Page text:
Some weeks ago, I wrote on the question of whether, as an Episcopal priest asserted, the creed disrupts our flow of worship.
It sounded pretty good while I was writing it, and I did a little preening about my ability to sustain a metaphor. Yeah, I preen. What of it?
Anyway, in the weeks that followed, as I stood at Mass and recited the creed, I asked myself if what I had said was really accurate. I said:
“very often, what I call ‘worship’ is a directionless wash of deferred obligations and guilt, empty gestures and fulsome excuses, feeble efforts and purposeless thrashing around, with a little bit of hasty prayer floating arounMaasaid like foam. Yes, even during Mass. Sometimes I can blame the kids for distracting me, but sometimes I do a great job of distracting myself during my one puny weekly hour of “worship.” Does it have a flow? Well, it’s not necessarily stagnant, but that doesn’t mean it’s going anywhere in particular. Half the time, I honestly think I’m worshipping God, but what I’m really thinking about is myself. Half the time, that’s who I’m really worshipping.”
And then I claimed that sometimes, like a rock in the middle of a swirling, directionless stream, the creed brings me up short.
You know what, maybe it does, maybe it doesn’t. Maybe what I really meant to say is that it should, or it might, if I gave it half a chance. Maybe the creed can be patient a little bit longer until I get my act together.
The truth is, no matter how much we believe what we recite at Mass, it’s rare that the old, familiar words stand out as fresh and powerful.
It’s all too easy to let habit and familiarity take over, and to stop hearing what they have to say. We don’t even realize we’ve stopped listening; our brains just say, “Oh, this old thing again” and check out.
Sometimes the best way to deal with this is to deliberately, firmly take your attention in hand and direct it toward the old, familiar thing.
Whatever else you can say about Catholics, you can’t accuse us of despising something just because it’s old! The words of the Mass are very rich, and if we’re open to it, we can often perceive something brand new, or newly exciting, springing up from that ancient soil.
But it’s also legitimate to strive to hear that same old, ancient thing in a slightly new way, to remind you how confounding it really is. This is what happened to me the other day, when I stumbled across the Maasai Creed.
As the name suggests, it was written by and for the African Maasai people, with a group known as the Congregation of the Holy Spirit in 1960. It is essentially the same as the one that we recite every week . . . and yet just different enough that it knocked me flat.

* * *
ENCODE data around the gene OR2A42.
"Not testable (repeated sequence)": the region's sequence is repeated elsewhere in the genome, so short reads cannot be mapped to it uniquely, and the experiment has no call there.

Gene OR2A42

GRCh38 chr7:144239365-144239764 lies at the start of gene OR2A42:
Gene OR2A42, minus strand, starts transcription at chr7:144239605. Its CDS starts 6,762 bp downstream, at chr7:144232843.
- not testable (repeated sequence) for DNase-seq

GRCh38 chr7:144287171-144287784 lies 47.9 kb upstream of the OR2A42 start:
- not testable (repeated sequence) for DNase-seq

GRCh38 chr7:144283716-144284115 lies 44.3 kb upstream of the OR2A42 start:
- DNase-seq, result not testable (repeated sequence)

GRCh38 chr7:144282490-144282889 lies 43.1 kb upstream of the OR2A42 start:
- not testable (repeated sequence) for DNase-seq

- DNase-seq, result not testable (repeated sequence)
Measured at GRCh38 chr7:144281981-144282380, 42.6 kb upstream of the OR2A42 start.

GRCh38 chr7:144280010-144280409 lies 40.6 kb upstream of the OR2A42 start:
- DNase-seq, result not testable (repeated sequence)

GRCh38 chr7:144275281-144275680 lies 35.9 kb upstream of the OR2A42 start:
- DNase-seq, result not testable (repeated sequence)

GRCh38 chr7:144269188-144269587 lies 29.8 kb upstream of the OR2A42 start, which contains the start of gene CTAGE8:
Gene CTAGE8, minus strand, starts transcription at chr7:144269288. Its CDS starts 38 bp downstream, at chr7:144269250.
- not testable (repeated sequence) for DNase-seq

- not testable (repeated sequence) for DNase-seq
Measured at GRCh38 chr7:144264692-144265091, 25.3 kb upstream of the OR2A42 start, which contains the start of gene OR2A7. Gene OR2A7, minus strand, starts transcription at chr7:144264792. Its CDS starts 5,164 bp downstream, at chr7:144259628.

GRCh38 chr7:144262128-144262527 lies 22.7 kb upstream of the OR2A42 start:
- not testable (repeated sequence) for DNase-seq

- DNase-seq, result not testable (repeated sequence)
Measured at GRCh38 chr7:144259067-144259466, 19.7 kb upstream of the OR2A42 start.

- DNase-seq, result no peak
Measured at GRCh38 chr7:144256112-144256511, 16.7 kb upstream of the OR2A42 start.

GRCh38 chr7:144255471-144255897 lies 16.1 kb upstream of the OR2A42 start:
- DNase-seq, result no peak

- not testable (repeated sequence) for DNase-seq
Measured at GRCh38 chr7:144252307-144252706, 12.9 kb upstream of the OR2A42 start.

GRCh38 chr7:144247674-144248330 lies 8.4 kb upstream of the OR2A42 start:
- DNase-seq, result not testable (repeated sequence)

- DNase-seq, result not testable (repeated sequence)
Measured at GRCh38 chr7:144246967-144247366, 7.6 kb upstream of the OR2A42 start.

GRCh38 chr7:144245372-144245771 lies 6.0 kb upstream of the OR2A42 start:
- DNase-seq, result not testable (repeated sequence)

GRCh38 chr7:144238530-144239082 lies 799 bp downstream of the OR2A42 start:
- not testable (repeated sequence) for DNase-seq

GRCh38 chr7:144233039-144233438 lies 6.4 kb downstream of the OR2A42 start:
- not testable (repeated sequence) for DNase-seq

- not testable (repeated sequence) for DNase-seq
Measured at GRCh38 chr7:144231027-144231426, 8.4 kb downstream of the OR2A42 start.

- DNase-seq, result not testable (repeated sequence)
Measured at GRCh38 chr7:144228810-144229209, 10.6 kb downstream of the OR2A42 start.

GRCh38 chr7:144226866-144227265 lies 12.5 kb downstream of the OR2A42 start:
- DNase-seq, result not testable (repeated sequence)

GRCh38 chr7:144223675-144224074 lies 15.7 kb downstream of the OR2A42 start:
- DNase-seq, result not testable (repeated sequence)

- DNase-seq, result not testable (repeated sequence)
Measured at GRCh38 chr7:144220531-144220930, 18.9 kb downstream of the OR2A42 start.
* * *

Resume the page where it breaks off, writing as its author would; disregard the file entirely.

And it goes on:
I believe I’m going to print it out and hang it in my house, so the kids can see it, too, because even in their tender youth, they’re probably already allowing repetition to dull their ears when we say the creed.
Our relationship with God shouldn’t require constant thrills and novelties. He values fidelity through the dull valleys of our faith.
But when He does put something fresh and interesting in our paths, it behooves us to stop and enjoy it! Here is the Maasai Creed:
We believe in the one High God of love who created the beautiful world and everything good in it.
He created man and wanted man to be happy in the world. God loves the world and every nation and tribe in the world.
We have known this God in darkness, and we now know God in the light. God promised in his book the Bible that he would save the world and all the nations and tribes.
We believe that God made good on his promise by sending his son, Jesus Christ, a man by the flesh, a Jew by tribe, born poor in a little village, who left his home and was always on safari, doing good, curing people by the power of God, teaching about God and man, showing that the meaning of religion is love.
He was rejected by his people, tortured and nailed hands and feet to a cross, and died. He lay buried in the grave, but the hyenas did not touch him, and on the third day he rose from the grave. He ascended to the skies. He is lord.
We believe that all our sins are forgiven through him. All who have faith in him must be sorry about their sins, be baptized in the Holy Spirit of God, live by the rules of love and share the bread together, to announce the good news to others until Jesus comes again.
We are waiting for him. He is alive. He lives. This we believe. Amen.